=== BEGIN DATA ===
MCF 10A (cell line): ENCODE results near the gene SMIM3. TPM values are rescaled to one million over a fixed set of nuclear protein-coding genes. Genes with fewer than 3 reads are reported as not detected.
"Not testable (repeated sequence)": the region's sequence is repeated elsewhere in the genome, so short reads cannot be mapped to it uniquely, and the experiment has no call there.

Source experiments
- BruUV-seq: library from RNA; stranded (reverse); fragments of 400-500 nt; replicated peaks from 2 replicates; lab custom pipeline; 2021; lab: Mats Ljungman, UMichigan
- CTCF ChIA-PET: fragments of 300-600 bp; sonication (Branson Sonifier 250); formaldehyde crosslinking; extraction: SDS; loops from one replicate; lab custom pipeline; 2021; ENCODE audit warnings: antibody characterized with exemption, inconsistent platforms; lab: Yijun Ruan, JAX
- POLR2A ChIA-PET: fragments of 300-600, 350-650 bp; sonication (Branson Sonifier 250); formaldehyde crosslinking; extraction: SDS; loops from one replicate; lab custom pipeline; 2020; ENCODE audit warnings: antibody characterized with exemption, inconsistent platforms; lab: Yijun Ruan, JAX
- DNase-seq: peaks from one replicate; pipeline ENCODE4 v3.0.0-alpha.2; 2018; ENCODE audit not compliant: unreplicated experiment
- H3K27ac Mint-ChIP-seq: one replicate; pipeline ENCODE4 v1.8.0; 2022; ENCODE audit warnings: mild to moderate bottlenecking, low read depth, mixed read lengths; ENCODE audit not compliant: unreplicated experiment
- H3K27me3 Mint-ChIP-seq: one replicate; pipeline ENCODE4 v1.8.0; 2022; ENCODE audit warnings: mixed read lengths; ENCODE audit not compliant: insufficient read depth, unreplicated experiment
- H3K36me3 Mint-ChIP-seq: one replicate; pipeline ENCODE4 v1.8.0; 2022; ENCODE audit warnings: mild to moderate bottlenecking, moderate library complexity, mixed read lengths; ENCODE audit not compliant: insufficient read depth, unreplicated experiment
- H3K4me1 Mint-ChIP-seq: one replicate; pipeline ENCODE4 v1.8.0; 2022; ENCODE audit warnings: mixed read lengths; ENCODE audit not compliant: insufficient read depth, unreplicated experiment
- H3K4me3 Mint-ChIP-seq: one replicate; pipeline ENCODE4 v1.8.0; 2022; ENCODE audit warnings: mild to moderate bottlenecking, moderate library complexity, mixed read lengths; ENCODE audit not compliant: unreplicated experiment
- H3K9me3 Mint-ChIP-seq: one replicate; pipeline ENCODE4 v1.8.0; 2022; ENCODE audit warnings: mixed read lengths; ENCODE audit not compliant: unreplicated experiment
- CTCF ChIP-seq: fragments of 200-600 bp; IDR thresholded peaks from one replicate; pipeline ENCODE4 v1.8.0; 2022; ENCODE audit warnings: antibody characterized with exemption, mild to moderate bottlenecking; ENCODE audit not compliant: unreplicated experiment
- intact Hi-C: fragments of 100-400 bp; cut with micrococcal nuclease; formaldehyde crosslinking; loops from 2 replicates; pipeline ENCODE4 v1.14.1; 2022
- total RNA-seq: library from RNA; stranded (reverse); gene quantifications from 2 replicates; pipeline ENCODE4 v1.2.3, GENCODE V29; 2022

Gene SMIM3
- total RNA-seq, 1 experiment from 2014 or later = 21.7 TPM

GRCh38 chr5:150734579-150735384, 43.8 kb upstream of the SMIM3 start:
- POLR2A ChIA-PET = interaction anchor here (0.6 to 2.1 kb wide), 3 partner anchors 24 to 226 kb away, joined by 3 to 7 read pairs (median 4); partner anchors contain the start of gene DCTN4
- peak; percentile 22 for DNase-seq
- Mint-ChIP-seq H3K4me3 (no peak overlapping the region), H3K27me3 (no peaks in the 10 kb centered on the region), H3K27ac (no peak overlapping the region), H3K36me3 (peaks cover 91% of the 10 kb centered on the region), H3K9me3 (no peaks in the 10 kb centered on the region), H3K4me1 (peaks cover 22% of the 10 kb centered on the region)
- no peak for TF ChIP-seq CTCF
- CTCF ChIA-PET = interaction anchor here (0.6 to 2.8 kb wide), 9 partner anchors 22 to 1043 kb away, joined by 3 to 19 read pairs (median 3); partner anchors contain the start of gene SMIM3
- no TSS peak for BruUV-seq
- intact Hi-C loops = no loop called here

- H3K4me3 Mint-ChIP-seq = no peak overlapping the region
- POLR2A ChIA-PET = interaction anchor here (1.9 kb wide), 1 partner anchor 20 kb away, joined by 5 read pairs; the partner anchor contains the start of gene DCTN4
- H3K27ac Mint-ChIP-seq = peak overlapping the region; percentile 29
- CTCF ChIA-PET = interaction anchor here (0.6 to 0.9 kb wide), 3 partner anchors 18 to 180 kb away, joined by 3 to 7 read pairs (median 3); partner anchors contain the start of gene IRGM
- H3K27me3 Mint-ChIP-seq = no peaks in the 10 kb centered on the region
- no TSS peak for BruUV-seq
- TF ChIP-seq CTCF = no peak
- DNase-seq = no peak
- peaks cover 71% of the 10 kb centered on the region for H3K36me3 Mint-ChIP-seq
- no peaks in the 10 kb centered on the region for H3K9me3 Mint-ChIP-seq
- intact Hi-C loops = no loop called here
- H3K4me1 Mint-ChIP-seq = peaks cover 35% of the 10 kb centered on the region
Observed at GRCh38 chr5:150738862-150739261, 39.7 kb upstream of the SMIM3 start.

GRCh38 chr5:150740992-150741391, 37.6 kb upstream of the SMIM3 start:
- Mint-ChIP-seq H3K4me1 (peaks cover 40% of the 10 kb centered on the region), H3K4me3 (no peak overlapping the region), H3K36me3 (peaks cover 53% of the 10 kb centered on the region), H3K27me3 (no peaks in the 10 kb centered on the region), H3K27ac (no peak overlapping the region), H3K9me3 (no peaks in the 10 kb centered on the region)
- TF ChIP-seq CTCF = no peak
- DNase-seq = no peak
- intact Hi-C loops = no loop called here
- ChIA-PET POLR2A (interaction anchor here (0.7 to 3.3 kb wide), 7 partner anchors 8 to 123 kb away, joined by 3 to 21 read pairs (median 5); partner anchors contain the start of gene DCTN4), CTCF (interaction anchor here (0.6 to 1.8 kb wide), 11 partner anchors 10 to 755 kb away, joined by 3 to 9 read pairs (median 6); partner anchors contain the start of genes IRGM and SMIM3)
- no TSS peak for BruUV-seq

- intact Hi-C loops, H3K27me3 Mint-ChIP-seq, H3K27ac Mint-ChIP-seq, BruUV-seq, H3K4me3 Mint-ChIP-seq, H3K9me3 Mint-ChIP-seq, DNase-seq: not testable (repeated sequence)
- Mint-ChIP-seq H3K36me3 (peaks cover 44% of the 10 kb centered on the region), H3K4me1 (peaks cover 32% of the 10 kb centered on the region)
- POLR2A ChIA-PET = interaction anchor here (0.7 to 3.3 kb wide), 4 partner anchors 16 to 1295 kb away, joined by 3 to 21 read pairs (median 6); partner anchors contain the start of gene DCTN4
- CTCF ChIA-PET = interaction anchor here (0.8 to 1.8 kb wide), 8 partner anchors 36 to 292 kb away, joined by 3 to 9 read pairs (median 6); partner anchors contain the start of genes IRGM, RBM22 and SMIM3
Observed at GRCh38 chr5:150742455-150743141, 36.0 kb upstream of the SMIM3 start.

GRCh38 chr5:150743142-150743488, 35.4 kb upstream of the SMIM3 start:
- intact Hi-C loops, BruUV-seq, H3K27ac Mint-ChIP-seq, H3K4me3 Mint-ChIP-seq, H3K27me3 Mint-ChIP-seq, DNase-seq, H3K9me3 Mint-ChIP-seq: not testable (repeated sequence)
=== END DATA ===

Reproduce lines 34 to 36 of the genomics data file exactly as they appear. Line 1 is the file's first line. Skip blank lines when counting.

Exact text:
- DNase-seq = no peak
- peaks cover 71% of the 10 kb centered on the region for H3K36me3 Mint-ChIP-seq
- no peaks in the 10 kb centered on the region for H3K9me3 Mint-ChIP-seq